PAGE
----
Greece launches ‘free’ holidays for tourists who fled 2023 Rhodes wildfires

In a decision tourism officials call a world first, up to 25,000 affected holidaymakers will be eligible for compensation

It has required new legislation and navigation of copious red tape but nine months after wildfires devastated Rhodes, Greece has launched the first “free” holidays for thousands of tourists forced to flee the island.

In a decision tourism officials call a world first, up to 25,000 affected holidaymakers will, as of this week, be eligible for compensation.

“The scheme is up and running as the prime minister promised,” the Greek tourism ministry’s general secretary, Myron Flouris, told the Guardian. “It’s been a very complicated process not least, I think, because we’re the first country in the world to do this.”

Under the programme, people who stayed in hotels that were evacuated because of the July fires will be able to redeem e-vouchers worth up to €500 to cover the accommodation charges of a week-long stay. The initiative will be run in two phases: between now and 31 May and 1 October to 15 November.


Take-up has already been strong, tourism officials in Rhodes say, with more than 5,000 holidaymakers enrolling on the scheme’s register of beneficiaries. “Anyone who was staying in areas that were affected by the fires is eligible,” said Yannis Papavasiliou, who heads the island’s union of hoteliers. “The response has been very good and we are told will be even stronger come the autumn.”

He said compensation would reflect the amount clients originally paid to tour operators and would range from €300 to €500. “It will apply only to hotels, not Airbnb-style private accommodation. At the end of the day Greece is making good on its promise to recompense all those who lost their holidays because of climate change.”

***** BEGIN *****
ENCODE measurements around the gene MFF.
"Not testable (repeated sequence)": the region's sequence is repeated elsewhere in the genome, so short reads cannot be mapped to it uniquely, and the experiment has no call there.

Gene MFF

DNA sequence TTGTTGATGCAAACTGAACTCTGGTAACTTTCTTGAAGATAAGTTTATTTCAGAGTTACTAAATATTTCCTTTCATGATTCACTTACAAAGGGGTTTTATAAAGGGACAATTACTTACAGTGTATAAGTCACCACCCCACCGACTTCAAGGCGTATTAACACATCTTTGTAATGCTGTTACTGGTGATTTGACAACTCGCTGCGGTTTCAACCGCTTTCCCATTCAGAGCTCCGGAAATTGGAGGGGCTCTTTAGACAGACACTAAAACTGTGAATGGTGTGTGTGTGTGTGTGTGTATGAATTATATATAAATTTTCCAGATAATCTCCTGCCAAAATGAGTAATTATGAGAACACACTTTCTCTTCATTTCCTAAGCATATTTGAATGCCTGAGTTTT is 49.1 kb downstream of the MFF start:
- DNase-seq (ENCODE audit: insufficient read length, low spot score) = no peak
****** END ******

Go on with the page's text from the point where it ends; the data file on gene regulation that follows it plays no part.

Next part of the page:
The country’s centre-right government, led by Kyriakos Mitsotakis, announced the initiative on ITV’s Good Morning Britain within days of thousands of stranded holidaymakers being forced to cut short their trips as the wildfires raged. Most of those put on repatriation flights were Britons.

Visiting the island on Monday, Mitsotakis, who ordered the mass evacuation as a preventive measure, said wildfires would inevitably increase as a result of the climate emergency. “All of the Mediterranean is a hotspot for climate change. That, statistically, means we will have more fires and probably more floods,” he told a conference organised in Rhodes by the European Travel Commission under the fitting title: EU Tourism: Resilience in the Era of the Climate Crisis.

What mattered most was human life, the Greek leader said. “It wasn’t easy … to evacuate 25,000 visitors but we did it safely and we are very proud of the fact that we managed to confront this crisis essentially without mourning [the loss] of human life.”

One UK holidaymaker planning to take up the offer is Sara van Oostrum, a business owner from Hampshire, and her partner, though she said her daughter would not be joining as she felt traumatised by the experience. “We thought at the time our daughter was dealing really well, but on reflection children are funny things, they’re like sponges and take in everything and it doesn’t come out till afterwards – she doesn’t want to return,” she said.

Last August, the family were evacuated from a smoke-filled hotel in which they were handed masks and wet towels to prevent inhalation, before walking for four hours in 34C heat to another hotel, from which they were also evacuated as it became surrounded by flames. They spent the night sleeping on a floor, and the following day learned that they had to wait three days for a repatriation flight.

Since the Greek government announced the initiative last year, Van Oostrum has been messaging her tour operator, Tui, and was only recently able to get further information about the voucher. She is confused by the terms of the offer, including which hotels will be available, whether she will receive a free trip or a discount, and whether it covers children.

She said the couple had “mixed feelings” about whether to return to the hotel and beach they stayed at. “We’d probably prefer to stay elsewhere on the island to move on from the whole experience,” she said, adding: “They want to encourage people back, which is nice. We’ll take up the offer, and we’ll spend money on the island.”

Although many UK holidaymakers visit Rhodes with tour operators, including Jet2, TUI and Thomas Cook, they are expected to liaise directly with the Greek government to obtain their vouchers. TUI said its customers should individually contact the Greek government online, while Thomas Cook said the process was managed by the Greek tourist board, Rhodes authorities and participating hoteliers, rather than its team. - The Guardian